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Comparing the costs and outcomes of an integrated twin compression screw (ITCS) nail with standard of care using a single lag screw or a single helical blade cephalomedullary nail in patients with intertrochanteric hip fractures

Nherera, LM and Trueman, P and Horner, A and Johnstone, AJ and Watson, TJ and Fatoye, FA (2018) Comparing the costs and outcomes of an integrated twin compression screw (ITCS) nail with standard of care using a single lag screw or a single helical blade cephalomedullary nail in patients with intertrochanteric hip fractures. Journal of Orthopaedic Surgery and Research, 13 (1). ISSN 1749-799X

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Abstract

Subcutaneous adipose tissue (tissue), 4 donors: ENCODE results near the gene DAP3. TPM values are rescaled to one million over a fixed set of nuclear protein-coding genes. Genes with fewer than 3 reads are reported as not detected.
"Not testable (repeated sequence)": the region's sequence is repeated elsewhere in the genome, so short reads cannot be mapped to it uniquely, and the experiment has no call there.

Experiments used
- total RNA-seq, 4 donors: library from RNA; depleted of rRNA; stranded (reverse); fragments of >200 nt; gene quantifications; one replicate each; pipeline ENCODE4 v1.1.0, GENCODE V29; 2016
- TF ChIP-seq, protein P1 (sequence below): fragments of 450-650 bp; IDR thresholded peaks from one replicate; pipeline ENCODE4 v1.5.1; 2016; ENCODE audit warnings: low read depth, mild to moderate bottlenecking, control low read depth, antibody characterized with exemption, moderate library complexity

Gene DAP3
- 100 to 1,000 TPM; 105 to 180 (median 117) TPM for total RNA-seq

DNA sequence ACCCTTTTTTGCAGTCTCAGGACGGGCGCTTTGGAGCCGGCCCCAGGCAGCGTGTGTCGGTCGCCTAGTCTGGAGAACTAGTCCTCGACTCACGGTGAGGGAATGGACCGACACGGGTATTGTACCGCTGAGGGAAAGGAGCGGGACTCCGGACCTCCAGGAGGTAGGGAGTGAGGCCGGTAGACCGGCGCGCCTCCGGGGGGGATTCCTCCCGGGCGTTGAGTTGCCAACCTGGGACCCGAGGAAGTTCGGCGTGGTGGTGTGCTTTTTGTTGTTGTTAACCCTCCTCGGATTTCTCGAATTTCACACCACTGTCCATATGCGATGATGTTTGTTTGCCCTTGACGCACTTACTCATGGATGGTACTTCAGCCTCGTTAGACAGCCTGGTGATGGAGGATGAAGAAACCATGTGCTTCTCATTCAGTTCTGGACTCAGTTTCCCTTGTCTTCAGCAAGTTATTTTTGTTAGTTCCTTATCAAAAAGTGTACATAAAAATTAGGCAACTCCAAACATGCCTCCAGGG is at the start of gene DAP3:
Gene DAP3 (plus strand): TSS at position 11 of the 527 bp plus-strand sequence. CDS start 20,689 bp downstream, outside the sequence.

© 2018 The Author(s). Background: Surgical treatment is the optimal strategy for managing intertrochanteric fractures as it allows for early rehabilitation and functional recovery. The purpose of the study was to assess the cost-effectiveness of commonly used cephalomedullary nails for the treatment of unstable intertrochanteric hip fractures. Methods: A decision analytic model was developed from a US payer's perspective using clinical data from a pairwise meta-analysis of randomised controlled trials (RCTs) and comparative observational studies comparing the integrated twin compression screw (ITCS) nail versus two single-screw or blade cephalomedullary nails [single lag screw (SLS) nail and single helical blade (SHB) nail]. The model considered a cohort of 1000 patients with a mean age of 76, as reported in the clinical studies over a 1-year time period. Cost data was obtained from the Center for Medicare and Medicaid Services website and published literature and adjusted for inflation. One-way and probabilistic sensitivity analyses were conducted to assess the effect of uncertainty in model parameters on model conclusions. Results: The model estimated 0.546 quality-adjusted life years (QALYs) and 0.78 complications avoided by using the ITCS nail and 0.455 QALYs and 0.67 complications avoided for the standard of care, using SLS or SHB nails. The cost per patient was $34,336 for patients treated with an ITCS nail and $37,036 for patients treated with the standard of care respectively, resulting in a cost saving of $2700 in favour of the ITCS nail. More savings were observed when the ITCS nail was compared to the SHB ($3280 per patient) and SLS ($1652 per patient). The findings were robust to a range of both one-way and the probabilistic sensitivity analyses. Conclusion: In conclusion, the ITCS nail can be considered a cost saving intervention in patients undergoing intertrochanteric fracture fixation with an intramedullary device. Clinicians and policy makers should be encouraged to adopt healthcare technologies such as ITCS that will help them to provide quality healthcare despite falling budgets.

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